Tough Traveling: Monsters
The Thursday feature “Tough Traveling” is the brainchild of Nathan ofReview Barn, who has come up with the excellent idea of making a new list each week based on the most common tropes in fantasy, as seen in The Tough Guide to Fantasyland by Diana Wynn Jones. Nathan has invited anyone who is interested to come play along, so be sure to check out the first link for more information.
This week’s tour topic is: Monsters
MONSTERS are likely to lie in waste areas, caves, and old ruined cities. You can usually detect their presence by smell.
Whoa hey now waitaminute! Monsters? That’s not what Nathan promised me!
I totally accepted this challenge and was all ready with La Dolorosa, from Miserere: An Autumn Tale. Imagine a beautiful yet deadly rose that feasts on blood and evil, and maybe our hapless protagonists too, if they aren’t careful! Okay maybe Teresa Frohock’s lethal flora isn’t exactly benevolent, so that works for this week’s Monsters theme, too. Now where do I pick up my prize?
Bravo Nathan for coming up with the perfect theme for Halloween! I’m excited this week to feature some excellent novels featuring monsters, from the terrifying to the quirky.
The Terror by Dan Simmons
I loved this book! And interestingly, it’s been getting some extra attention lately, with the discovery of one of the ships from the lost Franklin Expedition just recently in Arctic Canada. This book was inspired by the true events from that doomed expedition, a historical fiction with a horror bent. The premise involves the unfortunately crew of the Erebus and The Terror trapped in the ice, stalked by an unseen monster out in the frigid darkness.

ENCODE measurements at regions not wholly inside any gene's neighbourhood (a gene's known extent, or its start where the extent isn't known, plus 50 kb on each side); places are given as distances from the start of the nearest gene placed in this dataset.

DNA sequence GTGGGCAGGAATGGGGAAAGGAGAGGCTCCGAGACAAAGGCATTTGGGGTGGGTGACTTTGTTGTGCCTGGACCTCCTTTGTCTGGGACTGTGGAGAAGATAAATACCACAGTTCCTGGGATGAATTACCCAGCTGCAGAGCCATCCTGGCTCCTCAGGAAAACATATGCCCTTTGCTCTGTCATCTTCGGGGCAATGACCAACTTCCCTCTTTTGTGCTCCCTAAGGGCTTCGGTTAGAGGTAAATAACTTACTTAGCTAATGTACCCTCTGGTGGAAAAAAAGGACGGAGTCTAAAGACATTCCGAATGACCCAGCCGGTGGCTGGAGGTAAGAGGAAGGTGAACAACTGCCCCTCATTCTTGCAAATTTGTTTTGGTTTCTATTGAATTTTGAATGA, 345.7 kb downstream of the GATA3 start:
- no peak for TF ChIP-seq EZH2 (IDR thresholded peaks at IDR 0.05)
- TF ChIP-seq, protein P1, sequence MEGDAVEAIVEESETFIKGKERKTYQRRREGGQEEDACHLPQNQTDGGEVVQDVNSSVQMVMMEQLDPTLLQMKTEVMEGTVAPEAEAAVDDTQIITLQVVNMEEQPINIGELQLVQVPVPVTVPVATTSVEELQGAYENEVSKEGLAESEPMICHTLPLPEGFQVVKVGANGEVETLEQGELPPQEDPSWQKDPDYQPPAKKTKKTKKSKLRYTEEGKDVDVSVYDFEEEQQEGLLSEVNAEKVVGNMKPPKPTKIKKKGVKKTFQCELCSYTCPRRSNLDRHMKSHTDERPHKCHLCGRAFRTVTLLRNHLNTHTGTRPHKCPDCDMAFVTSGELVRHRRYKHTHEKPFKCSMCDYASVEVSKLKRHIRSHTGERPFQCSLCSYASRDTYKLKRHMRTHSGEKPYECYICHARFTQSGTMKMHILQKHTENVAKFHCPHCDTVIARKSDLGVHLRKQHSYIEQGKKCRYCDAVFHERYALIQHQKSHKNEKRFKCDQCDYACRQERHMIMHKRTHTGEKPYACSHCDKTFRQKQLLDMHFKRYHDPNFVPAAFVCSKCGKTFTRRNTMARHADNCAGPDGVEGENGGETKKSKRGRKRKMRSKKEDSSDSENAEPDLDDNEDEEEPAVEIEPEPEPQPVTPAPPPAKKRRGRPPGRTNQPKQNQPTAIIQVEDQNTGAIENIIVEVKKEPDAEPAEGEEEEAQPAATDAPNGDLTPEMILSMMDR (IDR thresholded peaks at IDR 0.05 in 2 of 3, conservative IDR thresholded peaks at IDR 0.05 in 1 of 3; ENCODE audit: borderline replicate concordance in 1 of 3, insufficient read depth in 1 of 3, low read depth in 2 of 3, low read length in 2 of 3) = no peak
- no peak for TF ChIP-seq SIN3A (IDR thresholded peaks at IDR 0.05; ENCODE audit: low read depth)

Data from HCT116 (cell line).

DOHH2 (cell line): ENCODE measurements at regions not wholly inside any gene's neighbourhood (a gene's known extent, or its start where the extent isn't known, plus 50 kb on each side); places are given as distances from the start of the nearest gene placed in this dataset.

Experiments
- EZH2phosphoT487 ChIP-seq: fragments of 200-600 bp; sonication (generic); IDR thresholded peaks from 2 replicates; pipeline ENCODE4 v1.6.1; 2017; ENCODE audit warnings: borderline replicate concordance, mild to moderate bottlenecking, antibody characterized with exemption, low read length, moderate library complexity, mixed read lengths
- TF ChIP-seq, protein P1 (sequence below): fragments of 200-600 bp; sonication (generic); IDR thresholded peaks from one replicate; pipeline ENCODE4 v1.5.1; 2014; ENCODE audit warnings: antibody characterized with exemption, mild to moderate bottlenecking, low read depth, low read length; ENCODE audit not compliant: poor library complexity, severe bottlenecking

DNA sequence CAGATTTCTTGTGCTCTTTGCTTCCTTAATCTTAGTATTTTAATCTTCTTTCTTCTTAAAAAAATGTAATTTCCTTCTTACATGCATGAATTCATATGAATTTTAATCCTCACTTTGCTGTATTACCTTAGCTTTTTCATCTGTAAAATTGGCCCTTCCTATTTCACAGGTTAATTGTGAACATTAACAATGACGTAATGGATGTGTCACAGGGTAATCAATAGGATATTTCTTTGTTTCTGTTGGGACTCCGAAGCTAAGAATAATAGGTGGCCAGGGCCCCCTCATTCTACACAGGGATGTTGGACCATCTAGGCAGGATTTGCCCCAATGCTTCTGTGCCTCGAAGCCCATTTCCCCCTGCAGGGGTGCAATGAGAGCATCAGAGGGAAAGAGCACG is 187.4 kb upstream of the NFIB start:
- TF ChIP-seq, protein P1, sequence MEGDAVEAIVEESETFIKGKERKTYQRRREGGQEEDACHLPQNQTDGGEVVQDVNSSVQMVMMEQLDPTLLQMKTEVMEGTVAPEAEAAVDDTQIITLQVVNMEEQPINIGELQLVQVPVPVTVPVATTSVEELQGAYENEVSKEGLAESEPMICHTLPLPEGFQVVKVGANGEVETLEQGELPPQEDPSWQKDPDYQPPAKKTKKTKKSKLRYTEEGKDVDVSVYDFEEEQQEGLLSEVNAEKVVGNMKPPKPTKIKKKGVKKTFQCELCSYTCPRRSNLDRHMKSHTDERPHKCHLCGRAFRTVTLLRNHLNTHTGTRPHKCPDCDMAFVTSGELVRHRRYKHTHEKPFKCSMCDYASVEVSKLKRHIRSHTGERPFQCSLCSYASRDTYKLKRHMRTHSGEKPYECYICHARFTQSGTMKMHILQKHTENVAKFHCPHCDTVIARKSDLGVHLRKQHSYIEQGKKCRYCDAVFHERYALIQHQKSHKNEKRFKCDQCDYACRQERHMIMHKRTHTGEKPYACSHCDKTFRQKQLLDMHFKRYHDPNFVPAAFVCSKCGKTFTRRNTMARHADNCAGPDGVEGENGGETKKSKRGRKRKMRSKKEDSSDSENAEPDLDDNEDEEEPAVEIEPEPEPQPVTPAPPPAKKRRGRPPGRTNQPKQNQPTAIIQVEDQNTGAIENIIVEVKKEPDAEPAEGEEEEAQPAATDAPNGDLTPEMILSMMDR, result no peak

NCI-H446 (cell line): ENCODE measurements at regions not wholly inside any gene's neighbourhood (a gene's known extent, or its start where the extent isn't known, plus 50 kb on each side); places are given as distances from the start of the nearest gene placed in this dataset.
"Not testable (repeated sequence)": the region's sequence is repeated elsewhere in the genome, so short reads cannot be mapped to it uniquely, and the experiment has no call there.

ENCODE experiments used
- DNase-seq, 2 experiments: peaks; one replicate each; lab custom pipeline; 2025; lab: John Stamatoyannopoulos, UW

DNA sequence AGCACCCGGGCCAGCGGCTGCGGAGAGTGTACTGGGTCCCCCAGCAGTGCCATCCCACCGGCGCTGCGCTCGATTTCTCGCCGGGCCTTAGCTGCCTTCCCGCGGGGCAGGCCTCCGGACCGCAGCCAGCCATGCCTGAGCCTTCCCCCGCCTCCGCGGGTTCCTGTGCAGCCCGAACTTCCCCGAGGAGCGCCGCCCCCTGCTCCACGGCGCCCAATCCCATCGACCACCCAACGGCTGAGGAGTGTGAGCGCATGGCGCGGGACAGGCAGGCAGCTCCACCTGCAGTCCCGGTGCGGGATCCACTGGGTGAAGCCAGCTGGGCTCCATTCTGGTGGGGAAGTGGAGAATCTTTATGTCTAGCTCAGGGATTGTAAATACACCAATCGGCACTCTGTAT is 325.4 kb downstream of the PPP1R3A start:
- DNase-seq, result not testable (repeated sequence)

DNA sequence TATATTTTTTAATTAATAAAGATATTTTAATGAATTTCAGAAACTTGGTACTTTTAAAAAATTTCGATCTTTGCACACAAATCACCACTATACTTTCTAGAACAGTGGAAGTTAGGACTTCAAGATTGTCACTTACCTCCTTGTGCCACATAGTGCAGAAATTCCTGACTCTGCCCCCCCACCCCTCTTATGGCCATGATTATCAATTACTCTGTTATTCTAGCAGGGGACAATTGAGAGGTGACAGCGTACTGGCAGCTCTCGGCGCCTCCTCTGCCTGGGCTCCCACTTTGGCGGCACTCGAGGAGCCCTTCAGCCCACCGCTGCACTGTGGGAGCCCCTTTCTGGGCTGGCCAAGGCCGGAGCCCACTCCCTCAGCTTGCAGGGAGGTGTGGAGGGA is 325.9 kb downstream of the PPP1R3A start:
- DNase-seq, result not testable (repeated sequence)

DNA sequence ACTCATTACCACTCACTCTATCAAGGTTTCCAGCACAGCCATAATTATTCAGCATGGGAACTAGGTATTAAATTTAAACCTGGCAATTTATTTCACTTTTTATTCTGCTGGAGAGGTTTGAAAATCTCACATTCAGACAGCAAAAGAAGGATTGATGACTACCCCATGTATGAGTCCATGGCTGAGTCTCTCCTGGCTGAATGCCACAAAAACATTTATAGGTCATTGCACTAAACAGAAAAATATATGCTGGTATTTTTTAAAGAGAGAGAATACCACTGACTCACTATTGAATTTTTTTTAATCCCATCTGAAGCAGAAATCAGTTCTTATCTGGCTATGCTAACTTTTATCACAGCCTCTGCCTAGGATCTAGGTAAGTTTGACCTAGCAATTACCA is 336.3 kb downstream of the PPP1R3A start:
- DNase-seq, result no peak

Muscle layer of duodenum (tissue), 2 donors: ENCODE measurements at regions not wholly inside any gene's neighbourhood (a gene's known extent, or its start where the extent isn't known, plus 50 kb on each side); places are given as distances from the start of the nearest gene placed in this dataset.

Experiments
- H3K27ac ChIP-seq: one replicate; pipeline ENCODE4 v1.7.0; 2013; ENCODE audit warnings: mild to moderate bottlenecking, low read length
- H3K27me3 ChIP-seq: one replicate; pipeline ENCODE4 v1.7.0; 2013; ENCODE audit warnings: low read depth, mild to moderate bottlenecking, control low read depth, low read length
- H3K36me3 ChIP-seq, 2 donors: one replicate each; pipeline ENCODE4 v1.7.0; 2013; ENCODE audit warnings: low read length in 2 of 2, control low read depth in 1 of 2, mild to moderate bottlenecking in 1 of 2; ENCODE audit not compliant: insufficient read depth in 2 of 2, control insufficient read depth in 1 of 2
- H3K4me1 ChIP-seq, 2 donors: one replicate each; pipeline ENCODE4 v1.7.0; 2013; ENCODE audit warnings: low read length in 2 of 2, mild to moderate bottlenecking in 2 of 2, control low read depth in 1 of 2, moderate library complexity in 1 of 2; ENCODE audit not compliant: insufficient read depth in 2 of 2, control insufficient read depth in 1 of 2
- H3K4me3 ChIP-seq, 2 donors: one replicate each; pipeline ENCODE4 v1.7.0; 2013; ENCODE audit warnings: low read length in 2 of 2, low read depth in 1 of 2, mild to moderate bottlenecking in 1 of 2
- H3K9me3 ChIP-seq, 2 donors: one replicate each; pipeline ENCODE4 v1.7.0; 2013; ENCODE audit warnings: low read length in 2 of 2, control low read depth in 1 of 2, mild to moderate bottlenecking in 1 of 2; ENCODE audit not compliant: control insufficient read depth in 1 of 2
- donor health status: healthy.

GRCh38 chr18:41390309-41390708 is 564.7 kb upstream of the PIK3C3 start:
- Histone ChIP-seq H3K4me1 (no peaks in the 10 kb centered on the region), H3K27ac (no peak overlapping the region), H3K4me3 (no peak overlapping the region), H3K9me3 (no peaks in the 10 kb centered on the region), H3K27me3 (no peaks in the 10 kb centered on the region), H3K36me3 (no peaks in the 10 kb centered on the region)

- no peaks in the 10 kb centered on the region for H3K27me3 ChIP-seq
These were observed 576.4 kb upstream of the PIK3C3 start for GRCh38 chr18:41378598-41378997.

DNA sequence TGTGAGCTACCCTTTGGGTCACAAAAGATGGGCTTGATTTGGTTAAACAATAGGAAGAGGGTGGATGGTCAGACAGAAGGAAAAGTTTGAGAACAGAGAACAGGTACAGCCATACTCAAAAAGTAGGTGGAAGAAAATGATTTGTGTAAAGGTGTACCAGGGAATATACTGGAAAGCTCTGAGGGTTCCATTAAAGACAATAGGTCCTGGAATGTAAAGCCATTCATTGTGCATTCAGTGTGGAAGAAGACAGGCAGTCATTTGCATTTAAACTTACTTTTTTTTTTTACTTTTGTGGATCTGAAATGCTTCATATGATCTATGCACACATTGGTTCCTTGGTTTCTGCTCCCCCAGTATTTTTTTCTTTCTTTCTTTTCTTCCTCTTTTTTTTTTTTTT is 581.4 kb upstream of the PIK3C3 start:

Who Goes There? by John W. Campbell Jr.
One of my favorite horror movies has got to be John Carpenter’s The Thing (1982). This was the novella that formed the basis for it (as well as other adaptations, including The Thing from Another World in 1951). An antarctic research camp discovers the remains of an ancient alien frozen under the ice (cold and forbidding environments seem to make for the best horror settings) and the monster ends up reviving, being able to shapeshift and assume the forms of humans and animals alike, imitating them perfectly.
The Monstrumologist by Rick Yancey
This is another favorite of mine. And don’t let the Young Adult tag fool you into letting your guard down! The Monstrumologist is one of the most sickeningly bloody and gory books I’ve ever read, and YA or not, I’d honestly hesitate to hand this one to just any teenager. As you can probably guess, a “monstrumologist” is one who studies monsters. This first book of the series features predators called the Anthropophagi, which means “people eaters”…enough said.
Club Monstrosity by Jesse Petersen
Now for something a little more lighthearted and fun. The basic premise behind this book is the question, What if all the monsters and paranormal creatures that have ever been featured in our favorite classic books and movies — Frankenstein’s monster, Dracula, etc. — are actually real and living in secret among us? Twice a week, they get together in their Monstofelldosis Anonymous support group in a church basement to talk about all the difficulties faced by your average everyday misunderstood monster, just trying to make it in the big city.
Kaiju Rising: Age of Monsters edited by Tim Marquitz & Nick Sharps
I’m cheating a bit here, as I haven’t read this anthology in its entirety, but I think we can all agree that it fits into the theme this week. Kaiju!!! In case it’s not immediately obvious, this book is a collection of short stories focused on or inspired by the theme of strange and humongous monsters in the same vein as movies like Pacific Rim, Godzilla, and Cloverfield, etc.